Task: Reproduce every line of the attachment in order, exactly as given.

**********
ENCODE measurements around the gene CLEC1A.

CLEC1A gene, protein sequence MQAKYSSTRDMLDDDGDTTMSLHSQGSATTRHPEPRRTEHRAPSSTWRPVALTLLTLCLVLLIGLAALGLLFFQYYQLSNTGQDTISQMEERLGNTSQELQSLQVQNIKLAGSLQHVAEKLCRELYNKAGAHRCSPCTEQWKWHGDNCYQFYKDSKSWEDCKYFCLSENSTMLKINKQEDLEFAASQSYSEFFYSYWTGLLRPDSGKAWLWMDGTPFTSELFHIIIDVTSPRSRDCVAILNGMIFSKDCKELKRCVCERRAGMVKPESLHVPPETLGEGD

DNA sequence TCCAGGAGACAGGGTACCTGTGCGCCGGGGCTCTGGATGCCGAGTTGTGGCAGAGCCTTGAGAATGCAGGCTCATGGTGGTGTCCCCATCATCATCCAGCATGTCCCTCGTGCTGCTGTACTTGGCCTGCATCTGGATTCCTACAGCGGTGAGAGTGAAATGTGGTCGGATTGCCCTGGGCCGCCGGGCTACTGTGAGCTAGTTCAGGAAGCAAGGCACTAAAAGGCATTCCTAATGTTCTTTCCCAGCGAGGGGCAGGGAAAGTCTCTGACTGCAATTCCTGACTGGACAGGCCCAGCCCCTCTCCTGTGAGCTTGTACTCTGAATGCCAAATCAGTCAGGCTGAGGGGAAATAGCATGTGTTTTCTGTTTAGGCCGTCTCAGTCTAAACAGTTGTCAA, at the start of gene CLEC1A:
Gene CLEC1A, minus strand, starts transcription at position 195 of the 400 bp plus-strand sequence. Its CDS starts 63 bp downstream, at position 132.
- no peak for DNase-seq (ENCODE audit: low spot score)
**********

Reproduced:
ENCODE measurements around the gene CLEC1A.

CLEC1A gene, protein sequence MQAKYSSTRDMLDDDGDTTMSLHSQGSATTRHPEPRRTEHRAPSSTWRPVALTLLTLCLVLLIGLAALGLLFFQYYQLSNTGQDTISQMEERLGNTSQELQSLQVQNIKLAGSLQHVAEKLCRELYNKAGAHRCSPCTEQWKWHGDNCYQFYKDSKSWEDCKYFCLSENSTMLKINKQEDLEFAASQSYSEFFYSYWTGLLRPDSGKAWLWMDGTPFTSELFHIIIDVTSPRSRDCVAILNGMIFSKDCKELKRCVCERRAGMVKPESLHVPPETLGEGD

DNA sequence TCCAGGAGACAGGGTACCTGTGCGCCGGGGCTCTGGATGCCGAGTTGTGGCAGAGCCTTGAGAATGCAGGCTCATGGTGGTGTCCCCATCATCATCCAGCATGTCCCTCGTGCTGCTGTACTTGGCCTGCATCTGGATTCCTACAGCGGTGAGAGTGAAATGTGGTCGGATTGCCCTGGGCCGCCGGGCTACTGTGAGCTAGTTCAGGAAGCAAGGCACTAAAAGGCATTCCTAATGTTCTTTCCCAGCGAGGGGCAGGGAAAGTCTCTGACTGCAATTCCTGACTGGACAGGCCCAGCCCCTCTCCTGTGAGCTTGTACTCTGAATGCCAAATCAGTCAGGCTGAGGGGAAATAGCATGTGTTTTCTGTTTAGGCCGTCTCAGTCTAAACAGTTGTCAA, at the start of gene CLEC1A:
Gene CLEC1A, minus strand, starts transcription at position 195 of the 400 bp plus-strand sequence. Its CDS starts 63 bp downstream, at position 132.
- no peak for DNase-seq (ENCODE audit: low spot score)